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Open Access Publications from the University of California

Study of Latina Mothers' Coping Processes While Their Young Adult Sons Are Incarcerated

  • Author(s): Hayes-Bautista, Teodocia Maria
  • Advisor(s): Heilemann, MarySue V.
  • et al.

Projected rapid Latino population growth in California from 15 million to 25 million by 2060, and a Latino overrepresentation in the state's criminal justice system will drive a rapid increase of Latinos in the state's prisons. A gap exists in the literature on the coping processes of Latina mothers whose sons have been incarcerated. This qualitative research study of 17 low income, Spanish-language-dominant mothers in Southern California was undertaken to fill that gap and to sensitize future studies to the nuances of coping experienced by Latina mothers whose sons were incarcerated. Data collection and analysis of open-ended interviews were done using a constructivist grounded theory methodology.

Findings revealed that the initial response of the mothers to their son's incarceration resulted in perceptions of devastation, leading to pain, crying, lethargy, loss of sleep, and suicidal thoughts; the combination of which brought the mothers to the point of "dejarse caer," or giving up, falling to pieces or falling down. Three motivators would engage them to move towards "No dejarse caer," or not giving up, not falling to pieces, and not falling down. These motivators included their other children who still needed them, their now incarcerated sons, and their earlier image of themselves as capable mothers. Once they had come to the decision of "no dejarse caer", they would engage two key processes.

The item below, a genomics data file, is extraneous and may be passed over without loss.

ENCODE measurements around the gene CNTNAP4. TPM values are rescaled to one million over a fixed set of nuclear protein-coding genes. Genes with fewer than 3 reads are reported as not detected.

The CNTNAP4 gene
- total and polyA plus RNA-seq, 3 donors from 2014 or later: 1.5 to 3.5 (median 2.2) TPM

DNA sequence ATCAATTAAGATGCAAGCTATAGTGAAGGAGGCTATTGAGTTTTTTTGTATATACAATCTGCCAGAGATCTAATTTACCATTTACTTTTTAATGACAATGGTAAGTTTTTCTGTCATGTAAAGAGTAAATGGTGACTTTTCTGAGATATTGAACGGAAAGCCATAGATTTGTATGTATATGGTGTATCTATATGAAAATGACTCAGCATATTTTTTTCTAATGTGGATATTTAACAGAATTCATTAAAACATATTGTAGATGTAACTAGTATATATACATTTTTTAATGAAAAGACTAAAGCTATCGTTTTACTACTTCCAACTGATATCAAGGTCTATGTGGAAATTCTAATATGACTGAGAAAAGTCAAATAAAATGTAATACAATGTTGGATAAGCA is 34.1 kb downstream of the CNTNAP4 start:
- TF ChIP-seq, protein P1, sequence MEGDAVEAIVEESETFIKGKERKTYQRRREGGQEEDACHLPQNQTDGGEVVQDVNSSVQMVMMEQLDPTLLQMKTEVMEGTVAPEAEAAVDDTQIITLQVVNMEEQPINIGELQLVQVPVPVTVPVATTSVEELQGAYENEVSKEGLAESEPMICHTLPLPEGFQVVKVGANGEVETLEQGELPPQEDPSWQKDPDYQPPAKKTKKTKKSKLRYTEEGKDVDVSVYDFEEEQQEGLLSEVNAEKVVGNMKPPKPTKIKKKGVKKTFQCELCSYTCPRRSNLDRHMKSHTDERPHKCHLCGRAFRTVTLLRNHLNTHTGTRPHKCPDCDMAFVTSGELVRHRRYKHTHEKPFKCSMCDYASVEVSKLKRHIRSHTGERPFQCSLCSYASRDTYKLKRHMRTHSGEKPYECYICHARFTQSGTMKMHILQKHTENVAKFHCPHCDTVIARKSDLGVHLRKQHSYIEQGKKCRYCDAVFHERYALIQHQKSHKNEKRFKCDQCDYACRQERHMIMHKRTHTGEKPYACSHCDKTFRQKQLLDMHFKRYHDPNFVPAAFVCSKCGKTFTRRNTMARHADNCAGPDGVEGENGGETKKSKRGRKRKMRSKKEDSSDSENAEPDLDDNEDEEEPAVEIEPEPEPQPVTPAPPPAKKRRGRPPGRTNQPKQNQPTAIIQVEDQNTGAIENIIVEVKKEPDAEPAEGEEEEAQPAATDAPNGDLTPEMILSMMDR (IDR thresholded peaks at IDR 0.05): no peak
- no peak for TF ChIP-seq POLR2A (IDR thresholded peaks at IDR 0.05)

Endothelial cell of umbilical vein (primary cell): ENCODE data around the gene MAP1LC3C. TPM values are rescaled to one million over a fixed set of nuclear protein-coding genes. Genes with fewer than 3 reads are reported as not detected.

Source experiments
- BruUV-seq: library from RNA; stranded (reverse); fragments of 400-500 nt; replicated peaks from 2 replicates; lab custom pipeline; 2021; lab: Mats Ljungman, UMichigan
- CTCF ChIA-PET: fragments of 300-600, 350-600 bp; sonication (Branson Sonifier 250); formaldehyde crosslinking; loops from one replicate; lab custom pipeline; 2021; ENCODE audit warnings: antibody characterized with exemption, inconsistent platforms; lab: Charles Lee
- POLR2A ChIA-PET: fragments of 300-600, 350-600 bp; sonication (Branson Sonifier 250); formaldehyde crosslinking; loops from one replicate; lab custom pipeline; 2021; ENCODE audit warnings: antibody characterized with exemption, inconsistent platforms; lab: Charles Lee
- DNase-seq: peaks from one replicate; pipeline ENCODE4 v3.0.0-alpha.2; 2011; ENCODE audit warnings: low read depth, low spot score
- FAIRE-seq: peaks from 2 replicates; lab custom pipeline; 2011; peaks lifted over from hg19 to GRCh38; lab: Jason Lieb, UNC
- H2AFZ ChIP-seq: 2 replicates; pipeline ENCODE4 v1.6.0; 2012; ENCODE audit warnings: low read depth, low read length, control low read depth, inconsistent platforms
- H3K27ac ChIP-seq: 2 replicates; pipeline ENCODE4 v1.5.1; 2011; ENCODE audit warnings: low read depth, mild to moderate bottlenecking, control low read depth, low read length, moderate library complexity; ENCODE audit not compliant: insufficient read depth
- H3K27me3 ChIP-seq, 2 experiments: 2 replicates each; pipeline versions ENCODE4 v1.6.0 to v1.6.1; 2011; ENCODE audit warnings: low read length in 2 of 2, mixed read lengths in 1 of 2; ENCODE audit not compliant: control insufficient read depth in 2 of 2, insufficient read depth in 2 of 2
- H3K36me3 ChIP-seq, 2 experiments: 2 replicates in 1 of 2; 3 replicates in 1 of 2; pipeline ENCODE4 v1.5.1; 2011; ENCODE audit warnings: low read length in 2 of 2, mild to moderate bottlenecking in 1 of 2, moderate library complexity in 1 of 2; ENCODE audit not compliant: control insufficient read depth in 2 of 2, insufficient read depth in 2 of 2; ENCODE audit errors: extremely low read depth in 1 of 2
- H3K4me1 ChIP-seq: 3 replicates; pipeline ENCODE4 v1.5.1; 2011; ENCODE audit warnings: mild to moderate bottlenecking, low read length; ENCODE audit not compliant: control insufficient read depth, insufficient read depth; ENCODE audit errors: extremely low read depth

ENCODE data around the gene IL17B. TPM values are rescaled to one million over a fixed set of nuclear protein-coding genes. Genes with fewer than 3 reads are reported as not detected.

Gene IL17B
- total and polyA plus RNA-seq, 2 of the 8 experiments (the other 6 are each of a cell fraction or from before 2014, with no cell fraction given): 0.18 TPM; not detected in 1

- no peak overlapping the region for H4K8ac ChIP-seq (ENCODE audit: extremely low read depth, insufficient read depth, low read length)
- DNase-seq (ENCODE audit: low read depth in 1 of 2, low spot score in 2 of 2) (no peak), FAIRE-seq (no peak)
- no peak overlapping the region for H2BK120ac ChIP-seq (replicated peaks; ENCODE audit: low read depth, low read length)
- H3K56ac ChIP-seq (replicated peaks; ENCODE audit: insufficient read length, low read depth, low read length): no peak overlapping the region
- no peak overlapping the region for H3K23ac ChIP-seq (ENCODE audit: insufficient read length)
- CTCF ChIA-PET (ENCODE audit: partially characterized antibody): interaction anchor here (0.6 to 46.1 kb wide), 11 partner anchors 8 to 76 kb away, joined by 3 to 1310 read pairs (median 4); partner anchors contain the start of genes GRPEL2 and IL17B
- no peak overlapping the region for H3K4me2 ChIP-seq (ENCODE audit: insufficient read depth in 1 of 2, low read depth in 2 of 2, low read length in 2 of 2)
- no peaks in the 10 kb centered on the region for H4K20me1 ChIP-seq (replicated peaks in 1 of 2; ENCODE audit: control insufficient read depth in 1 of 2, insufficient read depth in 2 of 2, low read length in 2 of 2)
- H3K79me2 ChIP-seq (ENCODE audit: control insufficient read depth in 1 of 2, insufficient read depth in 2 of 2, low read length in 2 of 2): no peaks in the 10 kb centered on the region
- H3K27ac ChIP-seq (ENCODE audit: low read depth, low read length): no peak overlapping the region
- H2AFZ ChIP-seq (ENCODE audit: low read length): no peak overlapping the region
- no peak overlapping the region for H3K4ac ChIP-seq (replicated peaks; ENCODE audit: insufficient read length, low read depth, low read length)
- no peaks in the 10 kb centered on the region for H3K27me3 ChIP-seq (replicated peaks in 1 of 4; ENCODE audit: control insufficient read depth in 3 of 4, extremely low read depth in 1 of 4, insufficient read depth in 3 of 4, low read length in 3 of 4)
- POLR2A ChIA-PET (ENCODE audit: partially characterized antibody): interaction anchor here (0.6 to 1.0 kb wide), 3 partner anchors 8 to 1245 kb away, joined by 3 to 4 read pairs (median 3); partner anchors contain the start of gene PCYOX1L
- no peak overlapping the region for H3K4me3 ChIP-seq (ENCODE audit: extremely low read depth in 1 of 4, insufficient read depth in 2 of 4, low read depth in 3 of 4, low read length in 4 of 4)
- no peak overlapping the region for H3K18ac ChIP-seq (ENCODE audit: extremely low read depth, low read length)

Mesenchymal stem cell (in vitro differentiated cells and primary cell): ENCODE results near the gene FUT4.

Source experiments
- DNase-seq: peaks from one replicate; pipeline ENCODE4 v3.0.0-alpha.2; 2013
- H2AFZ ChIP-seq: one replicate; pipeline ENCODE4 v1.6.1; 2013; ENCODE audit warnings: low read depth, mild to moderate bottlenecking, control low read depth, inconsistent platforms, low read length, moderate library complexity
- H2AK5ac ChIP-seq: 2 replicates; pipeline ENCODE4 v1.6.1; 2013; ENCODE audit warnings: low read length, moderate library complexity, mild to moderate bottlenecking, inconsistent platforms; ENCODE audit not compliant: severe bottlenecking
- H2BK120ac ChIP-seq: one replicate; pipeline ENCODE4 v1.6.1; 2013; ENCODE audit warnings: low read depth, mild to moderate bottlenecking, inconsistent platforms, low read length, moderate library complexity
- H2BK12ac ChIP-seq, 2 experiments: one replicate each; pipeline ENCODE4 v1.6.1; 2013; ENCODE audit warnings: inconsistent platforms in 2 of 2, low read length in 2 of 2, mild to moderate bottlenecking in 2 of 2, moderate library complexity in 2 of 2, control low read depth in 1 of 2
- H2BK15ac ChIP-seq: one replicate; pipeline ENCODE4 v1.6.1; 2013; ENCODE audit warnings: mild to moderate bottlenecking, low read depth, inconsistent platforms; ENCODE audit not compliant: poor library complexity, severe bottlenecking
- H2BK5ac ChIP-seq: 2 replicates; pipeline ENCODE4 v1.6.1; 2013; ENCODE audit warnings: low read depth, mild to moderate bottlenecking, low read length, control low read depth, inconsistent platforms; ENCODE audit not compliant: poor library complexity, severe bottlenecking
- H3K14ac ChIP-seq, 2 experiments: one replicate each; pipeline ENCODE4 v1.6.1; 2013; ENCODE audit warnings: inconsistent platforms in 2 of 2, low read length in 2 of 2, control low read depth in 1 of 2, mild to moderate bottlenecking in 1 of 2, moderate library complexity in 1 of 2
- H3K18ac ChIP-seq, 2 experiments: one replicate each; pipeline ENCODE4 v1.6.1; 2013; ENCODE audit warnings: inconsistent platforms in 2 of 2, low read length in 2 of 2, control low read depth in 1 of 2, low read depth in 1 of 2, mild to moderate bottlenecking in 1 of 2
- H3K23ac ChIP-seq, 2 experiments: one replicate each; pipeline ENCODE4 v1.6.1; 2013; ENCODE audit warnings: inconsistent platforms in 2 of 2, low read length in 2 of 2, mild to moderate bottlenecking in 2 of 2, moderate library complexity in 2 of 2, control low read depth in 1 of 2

The first was "self-care," which described how these mothers, with extremely limited access to mental health care, developed three mechanisms to give care to themselves: working the mind, working with others, and working with God. The second process was mothering which consisted of nurturing, providing and protecting. They continued to mother their non-incarcerated children as before, but had to develop new ways to mother their incarcerated sons. These two core concepts were integrated in a circular fashion. The mothers engaged in self-care in order to engage in mothering and conversely, the mothering behavior kept them engaged in self-care. The implications for nursing practice and future research is touched upon.

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